Especially in Australia. We’ve sort of never blown up and gradually got to the point we are now. We just released our fourth album and a few scattered EP’s through there. We’ve never signed to a big label—we were on a little indie and then we started our own label. I feel like especially in Melbourne, there’s a sense of pride or ownership around us, because we are the kind of shitkickers from the pub who were just like any other band. I feel like we’ve worked very hard and have had a lot of very good luck. We’re now at the point where we’re playing really big rooms and have good spots on festivals in Australia. You see bands that play three shows and then all of the sudden they’re playing to 2,500 people, and one can be jealous and shitty about that. But for us it’s been so natural and gradual. I talk to people after shows who feel very much a part of it and are proud of us. People will come up to us and go “This is my 35th time seeing you. I saw you play for five people at that community center in 2009.”
I’m sort of passionate about that and try to engage with that a lot. I do feel like we belong to everyone. I say that on stage. Just because it’s the four of us—six now in Australia—it’s kind of everyone’s success and journey that we’re on. All of the people in the crowd supported us from the start. If we weren’t the people in the band, we’d be in the crowd. It’s obvious to anyone watching us that we don’t feel above them. We’re just the lucky ones that got to do this, you know?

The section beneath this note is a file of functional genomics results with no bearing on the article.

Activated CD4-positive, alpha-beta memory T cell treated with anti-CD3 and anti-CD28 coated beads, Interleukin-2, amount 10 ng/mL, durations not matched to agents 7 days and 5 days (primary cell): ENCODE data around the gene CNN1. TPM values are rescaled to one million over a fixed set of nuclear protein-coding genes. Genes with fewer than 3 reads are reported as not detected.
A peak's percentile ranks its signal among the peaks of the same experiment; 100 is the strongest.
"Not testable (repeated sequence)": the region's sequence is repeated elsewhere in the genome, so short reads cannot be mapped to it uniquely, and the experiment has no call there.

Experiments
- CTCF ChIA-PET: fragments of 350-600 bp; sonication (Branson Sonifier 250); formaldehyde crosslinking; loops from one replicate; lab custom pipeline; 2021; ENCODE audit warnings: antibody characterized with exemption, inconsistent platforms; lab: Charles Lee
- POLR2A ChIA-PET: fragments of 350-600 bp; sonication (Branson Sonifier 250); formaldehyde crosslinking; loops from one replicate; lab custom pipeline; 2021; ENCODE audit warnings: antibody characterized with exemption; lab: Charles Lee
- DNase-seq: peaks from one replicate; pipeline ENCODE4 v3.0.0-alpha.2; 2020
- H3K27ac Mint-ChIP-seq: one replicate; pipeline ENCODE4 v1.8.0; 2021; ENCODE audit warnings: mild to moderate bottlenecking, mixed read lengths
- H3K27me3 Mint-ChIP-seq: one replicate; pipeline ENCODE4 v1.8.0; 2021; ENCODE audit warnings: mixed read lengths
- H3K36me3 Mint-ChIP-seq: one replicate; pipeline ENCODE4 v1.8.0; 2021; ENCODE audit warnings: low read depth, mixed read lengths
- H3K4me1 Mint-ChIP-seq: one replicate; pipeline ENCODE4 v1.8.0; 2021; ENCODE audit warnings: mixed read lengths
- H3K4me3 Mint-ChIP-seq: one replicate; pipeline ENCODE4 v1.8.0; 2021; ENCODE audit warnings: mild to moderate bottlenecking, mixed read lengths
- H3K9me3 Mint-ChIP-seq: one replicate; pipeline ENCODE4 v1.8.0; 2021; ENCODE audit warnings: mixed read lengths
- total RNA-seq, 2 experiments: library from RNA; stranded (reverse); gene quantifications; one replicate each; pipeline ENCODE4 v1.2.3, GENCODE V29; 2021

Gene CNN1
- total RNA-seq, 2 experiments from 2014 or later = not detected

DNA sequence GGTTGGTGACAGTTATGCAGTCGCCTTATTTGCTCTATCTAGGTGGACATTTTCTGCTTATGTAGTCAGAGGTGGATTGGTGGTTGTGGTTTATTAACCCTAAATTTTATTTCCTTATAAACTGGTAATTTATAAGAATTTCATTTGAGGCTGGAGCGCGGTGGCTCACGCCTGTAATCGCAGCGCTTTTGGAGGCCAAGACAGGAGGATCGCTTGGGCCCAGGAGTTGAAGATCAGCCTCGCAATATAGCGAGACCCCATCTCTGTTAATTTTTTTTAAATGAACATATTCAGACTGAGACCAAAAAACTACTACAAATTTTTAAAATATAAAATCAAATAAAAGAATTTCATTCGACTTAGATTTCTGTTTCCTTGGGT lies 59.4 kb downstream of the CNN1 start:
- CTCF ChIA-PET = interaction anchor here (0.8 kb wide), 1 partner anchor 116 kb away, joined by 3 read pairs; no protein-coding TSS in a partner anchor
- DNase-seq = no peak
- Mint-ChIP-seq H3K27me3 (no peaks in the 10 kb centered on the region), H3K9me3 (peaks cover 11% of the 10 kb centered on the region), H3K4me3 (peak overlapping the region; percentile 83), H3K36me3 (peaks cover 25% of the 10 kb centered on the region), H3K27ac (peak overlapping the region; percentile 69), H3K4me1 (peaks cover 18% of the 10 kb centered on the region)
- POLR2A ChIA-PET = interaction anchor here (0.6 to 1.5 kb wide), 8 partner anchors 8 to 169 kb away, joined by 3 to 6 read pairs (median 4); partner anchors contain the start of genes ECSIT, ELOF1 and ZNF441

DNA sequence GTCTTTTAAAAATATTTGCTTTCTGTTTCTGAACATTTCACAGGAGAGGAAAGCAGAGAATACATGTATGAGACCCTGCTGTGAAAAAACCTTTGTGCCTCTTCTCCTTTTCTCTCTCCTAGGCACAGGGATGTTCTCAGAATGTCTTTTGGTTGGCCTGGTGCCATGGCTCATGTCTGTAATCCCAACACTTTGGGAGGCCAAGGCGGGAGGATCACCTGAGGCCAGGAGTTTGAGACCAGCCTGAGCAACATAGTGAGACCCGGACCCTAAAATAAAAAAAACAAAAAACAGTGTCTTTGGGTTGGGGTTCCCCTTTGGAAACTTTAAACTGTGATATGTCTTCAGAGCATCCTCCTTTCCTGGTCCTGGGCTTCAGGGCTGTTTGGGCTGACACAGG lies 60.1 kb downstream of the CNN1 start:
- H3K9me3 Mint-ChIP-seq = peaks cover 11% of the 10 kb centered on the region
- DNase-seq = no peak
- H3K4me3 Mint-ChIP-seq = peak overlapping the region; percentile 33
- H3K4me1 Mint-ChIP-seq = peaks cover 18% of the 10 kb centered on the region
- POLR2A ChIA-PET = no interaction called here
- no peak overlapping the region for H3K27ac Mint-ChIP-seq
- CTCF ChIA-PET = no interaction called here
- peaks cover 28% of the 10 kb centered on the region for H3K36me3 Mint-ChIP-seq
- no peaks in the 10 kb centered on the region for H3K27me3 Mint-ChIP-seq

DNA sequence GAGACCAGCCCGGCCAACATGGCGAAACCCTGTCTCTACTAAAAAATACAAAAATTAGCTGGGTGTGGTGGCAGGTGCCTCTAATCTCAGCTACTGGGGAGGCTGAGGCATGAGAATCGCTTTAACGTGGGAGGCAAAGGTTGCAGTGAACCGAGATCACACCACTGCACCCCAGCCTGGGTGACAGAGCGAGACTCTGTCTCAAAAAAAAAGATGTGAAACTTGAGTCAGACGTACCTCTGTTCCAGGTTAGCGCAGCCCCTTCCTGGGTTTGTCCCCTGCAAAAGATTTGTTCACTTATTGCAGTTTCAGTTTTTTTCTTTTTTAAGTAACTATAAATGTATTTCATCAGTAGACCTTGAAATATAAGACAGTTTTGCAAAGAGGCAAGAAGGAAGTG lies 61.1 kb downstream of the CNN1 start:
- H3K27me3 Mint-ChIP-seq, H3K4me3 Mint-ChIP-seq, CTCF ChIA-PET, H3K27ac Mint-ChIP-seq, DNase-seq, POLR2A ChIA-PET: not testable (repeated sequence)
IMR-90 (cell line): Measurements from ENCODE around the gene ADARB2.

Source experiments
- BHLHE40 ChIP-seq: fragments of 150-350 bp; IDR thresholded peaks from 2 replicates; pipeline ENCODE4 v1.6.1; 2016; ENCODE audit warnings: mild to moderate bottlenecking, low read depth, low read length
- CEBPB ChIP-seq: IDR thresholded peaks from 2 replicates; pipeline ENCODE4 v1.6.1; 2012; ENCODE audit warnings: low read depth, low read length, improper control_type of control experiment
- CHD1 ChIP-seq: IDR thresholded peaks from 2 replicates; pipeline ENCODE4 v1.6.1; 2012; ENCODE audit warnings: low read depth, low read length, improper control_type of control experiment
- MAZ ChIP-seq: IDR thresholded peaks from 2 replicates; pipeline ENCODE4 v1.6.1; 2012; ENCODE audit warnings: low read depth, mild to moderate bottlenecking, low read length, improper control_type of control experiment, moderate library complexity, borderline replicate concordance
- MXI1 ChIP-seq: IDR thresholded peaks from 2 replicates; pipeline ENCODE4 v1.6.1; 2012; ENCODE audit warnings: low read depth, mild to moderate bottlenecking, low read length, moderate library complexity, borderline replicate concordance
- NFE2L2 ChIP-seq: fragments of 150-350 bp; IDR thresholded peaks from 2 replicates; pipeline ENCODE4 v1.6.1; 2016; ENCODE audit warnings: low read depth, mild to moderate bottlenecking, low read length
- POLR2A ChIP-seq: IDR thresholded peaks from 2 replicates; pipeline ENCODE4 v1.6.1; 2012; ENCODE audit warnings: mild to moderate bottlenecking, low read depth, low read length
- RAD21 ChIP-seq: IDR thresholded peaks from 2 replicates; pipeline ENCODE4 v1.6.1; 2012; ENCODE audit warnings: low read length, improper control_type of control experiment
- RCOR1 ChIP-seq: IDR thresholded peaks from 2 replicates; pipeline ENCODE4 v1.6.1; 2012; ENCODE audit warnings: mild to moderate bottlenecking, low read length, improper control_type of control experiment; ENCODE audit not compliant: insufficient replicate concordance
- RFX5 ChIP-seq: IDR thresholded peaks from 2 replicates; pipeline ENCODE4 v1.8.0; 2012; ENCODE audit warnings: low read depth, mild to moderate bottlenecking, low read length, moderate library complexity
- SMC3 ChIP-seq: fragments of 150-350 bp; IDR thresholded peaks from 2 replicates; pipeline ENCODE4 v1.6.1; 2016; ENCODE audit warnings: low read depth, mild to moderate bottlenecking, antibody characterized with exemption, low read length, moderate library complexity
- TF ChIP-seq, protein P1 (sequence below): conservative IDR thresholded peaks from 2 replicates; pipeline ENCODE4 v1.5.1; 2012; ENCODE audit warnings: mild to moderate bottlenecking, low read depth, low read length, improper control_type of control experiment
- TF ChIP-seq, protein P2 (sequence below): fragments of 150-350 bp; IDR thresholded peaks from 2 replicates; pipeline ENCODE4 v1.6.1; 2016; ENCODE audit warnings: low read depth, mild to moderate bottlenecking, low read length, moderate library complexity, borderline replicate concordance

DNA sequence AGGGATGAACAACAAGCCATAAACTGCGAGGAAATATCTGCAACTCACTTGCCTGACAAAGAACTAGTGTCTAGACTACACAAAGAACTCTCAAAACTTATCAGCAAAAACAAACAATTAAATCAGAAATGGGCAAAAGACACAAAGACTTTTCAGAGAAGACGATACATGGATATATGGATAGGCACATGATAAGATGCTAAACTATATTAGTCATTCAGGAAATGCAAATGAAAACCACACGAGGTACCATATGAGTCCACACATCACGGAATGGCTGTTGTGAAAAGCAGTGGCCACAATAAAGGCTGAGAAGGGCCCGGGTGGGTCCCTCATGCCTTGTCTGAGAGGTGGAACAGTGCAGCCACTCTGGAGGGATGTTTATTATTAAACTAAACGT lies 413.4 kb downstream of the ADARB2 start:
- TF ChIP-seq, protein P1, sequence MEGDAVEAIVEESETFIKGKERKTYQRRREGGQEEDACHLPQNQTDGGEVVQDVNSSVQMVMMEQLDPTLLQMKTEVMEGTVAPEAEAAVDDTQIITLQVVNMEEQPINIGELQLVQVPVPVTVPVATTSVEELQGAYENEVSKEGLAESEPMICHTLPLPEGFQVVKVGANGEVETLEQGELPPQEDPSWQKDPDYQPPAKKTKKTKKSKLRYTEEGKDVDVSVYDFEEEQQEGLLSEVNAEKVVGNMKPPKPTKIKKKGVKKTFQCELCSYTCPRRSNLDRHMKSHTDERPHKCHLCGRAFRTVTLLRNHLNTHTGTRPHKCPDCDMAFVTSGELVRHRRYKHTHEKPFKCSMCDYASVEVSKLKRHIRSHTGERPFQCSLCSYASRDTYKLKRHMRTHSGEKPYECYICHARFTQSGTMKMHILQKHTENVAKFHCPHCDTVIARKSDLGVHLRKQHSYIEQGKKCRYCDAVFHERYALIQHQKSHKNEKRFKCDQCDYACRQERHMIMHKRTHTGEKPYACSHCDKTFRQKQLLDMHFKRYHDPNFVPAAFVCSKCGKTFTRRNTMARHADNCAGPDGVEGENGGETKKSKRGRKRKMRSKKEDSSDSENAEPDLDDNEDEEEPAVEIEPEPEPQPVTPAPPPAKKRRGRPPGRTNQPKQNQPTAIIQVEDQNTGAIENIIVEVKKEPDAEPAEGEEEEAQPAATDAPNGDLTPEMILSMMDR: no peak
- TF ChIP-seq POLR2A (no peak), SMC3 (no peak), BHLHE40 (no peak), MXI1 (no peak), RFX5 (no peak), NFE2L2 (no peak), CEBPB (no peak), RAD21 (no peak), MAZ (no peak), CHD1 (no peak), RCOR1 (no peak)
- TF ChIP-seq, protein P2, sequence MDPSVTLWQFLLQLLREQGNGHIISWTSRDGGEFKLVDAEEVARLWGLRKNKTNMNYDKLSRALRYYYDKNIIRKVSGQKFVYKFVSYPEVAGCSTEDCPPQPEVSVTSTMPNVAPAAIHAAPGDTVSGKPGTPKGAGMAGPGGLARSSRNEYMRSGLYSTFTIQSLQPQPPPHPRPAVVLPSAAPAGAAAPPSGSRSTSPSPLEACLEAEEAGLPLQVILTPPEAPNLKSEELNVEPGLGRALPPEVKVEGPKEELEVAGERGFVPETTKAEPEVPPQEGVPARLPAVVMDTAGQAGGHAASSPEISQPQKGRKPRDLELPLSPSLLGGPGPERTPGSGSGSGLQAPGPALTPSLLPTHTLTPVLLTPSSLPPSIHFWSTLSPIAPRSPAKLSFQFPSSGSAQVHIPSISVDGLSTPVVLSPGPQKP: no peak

You sing such intensely personal things in your songs. I’m sure people have to be coming up to you wanting to talk about that. How does that make you feel? Does it make you uncomfortable? Are there things that you won’t sing because they’re too personal?
I kind of go the opposite way—if something makes me too uncomfortable or is too personal, it’s generally good, so I’ll leave it in—possibly to my own detriment.
A lot of people talk to me about their own problems, and how much our music has helped them. It means a hell of a lot to me. They are pretty open about talking about having some mental health issues, I talk to a lot of people about that. I’ve had people come up to me after shows and say they’ve been through any possible traumatic thing you can imagine—all of these life-altering events. Even people in Melbourne will come up to you on the street and say that something horrible in their lives happened and “I listened to your music and it really helped me through everything.” That’s very important and very special to me, especially because I have those bands, [such as] The Weakerthans, [where I] turn to find comfort. As much as it is uncomfortable that I might overshare a lot of stuff with our lyrics, knowing that it helps people through vastly different situations is special to me.